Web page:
This post is part of our Weekly Tips series.

The Trust Equation is a deconstructive, analytical model of trustworthiness. It includes four variables: credibility, reliability, intimacy, and self-orientation.

When you increase credibility, reliability, and intimacy (the factors in the numerator) your trustworthiness increases. The flipside is that when you increase your level of self-orientation (the denominator), you decrease your trustworthiness.

Self-orientation is about focus. If your partner can say of you, “I trust that she cares about me and how this project will impact my career,” then your focus is on your partner, not on yourself, and your self-orientation is low. Paradoxically, self-awareness helps reduce self-orientation; the better you know your own fears and foibles, the more you can manage them and focus on others.

Bonus: Making it Real

This week, turn blind spots into insights. How?

See yourself as others do by seeking and integrating feedback. Bring to light aspects of yourself that are hidden from you but apparent to others. Ask three trusted colleagues to tell you what they know about you that they wish you knew about you. (Note: you might be surprised—and pleased—with the results.)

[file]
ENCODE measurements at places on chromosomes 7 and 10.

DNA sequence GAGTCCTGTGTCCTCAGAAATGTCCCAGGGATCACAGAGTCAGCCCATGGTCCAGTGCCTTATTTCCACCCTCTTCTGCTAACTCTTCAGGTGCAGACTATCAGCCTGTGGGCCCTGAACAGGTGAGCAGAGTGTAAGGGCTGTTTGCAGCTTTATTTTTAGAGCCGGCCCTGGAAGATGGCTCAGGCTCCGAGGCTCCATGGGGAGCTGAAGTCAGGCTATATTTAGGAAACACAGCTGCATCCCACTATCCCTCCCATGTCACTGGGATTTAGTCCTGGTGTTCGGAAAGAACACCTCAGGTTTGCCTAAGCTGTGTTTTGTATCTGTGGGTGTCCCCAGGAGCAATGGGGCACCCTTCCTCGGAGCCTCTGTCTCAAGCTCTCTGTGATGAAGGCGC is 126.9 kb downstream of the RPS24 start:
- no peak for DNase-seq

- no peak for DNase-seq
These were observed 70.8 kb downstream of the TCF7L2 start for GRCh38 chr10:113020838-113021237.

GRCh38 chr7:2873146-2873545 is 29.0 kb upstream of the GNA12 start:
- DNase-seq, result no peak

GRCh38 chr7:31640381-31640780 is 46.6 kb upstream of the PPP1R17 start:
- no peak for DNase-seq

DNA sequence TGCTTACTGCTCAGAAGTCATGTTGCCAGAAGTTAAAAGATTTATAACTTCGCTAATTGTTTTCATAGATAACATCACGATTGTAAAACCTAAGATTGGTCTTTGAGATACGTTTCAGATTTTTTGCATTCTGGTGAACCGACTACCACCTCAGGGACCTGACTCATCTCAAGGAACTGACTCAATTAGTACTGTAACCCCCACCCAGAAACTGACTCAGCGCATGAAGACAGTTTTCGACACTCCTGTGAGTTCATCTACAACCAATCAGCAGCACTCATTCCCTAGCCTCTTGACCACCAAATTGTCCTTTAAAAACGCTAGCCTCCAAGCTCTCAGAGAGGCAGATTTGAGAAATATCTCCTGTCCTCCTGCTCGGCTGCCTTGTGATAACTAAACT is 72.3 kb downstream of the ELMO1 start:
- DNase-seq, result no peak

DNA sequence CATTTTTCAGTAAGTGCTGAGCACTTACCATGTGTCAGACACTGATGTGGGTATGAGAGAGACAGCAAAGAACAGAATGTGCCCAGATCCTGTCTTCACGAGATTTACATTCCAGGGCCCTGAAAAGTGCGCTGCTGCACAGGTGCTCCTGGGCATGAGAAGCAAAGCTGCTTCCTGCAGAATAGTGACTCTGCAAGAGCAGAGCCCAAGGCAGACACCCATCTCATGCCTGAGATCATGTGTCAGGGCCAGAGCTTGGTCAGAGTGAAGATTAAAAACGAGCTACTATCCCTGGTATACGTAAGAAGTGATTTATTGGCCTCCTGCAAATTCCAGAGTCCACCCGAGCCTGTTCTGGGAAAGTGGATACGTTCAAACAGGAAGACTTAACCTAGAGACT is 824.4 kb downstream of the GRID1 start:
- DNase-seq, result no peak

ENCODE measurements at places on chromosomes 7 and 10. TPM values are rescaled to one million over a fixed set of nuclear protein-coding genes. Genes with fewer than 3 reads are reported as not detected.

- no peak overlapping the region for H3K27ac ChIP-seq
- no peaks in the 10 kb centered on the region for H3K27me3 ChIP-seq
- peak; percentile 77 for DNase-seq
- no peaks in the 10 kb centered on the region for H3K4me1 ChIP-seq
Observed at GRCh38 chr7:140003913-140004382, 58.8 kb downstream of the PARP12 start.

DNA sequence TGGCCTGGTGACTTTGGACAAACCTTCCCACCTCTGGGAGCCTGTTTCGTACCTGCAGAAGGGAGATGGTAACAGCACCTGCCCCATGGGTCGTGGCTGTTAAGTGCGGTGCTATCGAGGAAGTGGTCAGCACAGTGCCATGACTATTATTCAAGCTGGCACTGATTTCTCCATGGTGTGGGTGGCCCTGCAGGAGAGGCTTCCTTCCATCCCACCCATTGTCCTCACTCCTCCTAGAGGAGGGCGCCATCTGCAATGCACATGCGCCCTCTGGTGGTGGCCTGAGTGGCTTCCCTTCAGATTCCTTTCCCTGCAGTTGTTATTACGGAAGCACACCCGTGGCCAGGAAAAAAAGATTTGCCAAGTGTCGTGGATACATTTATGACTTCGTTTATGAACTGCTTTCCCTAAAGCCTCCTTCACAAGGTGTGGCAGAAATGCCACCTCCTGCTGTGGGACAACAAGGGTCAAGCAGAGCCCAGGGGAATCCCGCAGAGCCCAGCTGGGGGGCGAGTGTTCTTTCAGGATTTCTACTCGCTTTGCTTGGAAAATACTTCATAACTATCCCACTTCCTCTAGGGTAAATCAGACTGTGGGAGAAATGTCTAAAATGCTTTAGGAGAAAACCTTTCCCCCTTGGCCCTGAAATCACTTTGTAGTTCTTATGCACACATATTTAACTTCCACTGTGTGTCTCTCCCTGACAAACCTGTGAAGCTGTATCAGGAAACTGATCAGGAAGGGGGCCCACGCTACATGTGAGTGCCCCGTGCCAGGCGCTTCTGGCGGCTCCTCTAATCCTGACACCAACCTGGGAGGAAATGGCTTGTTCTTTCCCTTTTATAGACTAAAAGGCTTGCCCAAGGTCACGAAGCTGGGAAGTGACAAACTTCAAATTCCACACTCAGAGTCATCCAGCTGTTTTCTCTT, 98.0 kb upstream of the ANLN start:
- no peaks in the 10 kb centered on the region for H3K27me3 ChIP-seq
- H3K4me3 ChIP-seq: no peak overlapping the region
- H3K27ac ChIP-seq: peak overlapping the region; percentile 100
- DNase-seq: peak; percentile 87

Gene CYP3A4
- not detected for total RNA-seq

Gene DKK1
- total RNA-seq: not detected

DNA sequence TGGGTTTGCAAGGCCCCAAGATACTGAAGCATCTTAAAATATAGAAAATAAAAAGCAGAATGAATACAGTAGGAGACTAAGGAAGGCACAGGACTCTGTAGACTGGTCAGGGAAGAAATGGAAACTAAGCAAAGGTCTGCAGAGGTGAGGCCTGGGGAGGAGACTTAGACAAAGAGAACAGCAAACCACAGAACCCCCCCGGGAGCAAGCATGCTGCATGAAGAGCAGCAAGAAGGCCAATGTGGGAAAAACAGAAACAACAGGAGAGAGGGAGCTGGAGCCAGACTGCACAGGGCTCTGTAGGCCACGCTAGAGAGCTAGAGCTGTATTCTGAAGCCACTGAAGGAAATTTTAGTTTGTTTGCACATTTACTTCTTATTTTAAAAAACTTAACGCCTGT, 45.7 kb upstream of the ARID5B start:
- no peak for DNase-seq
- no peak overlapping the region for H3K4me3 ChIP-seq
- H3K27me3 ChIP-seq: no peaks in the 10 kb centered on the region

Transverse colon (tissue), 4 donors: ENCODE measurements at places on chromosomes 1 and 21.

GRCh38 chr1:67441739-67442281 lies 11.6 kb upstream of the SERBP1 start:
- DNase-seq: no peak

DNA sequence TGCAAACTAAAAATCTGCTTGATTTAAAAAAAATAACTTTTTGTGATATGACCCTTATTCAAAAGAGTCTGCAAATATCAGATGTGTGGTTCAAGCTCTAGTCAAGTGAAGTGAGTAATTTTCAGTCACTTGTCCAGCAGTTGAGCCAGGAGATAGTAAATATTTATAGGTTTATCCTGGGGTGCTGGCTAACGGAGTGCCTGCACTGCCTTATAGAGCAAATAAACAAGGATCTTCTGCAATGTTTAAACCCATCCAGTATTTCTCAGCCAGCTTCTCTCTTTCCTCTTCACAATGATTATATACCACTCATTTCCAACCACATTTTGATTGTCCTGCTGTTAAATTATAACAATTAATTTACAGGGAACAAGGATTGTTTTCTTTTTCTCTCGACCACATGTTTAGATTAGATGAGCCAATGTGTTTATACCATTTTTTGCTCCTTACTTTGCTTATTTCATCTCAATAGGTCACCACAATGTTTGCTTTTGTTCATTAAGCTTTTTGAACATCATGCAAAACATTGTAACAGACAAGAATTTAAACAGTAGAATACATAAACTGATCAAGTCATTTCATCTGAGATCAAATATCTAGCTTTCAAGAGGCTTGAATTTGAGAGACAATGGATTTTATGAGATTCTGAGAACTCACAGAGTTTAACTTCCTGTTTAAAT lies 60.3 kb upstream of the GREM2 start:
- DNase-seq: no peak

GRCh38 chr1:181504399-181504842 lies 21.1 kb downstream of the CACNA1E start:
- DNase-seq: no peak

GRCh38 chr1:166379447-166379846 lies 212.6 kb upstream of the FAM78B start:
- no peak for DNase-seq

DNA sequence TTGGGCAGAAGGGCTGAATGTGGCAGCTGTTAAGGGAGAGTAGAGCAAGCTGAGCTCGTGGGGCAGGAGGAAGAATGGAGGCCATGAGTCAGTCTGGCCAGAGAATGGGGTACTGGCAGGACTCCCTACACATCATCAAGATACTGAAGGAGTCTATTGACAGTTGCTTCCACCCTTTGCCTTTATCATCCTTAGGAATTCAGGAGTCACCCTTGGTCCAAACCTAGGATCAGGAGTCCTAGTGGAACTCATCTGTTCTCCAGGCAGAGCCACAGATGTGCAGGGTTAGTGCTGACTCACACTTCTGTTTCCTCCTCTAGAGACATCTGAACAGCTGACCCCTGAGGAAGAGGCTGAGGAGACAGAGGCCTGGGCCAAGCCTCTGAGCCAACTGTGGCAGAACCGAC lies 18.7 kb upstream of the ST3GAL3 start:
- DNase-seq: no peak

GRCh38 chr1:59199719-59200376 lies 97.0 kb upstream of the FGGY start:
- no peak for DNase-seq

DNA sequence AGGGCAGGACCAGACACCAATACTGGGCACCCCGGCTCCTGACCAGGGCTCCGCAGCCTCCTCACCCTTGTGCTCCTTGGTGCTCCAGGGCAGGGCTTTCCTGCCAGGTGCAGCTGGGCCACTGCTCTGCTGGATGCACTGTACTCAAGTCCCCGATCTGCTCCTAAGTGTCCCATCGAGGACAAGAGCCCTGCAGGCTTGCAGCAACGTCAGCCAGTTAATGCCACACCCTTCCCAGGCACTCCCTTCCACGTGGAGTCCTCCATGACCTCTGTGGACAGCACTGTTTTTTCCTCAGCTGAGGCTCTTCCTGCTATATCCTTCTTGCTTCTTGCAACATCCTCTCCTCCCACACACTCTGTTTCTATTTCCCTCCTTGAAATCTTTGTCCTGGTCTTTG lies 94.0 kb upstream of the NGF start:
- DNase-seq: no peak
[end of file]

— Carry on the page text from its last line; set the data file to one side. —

Learn More


The following two tabs change content below.

Andrea Howe

As the founder of The Get Real Project, I am the steward of our vision and our service offerings, as well as a workshop leader and keynote speaker. Above all else, I am an entrepreneur on a mission: to kick conventional business wisdom to the curb and transform how people work together as a result. I am also the co-author, with Charles H. Green, of The Trusted Advisor Fieldbook (Wiley, 2012).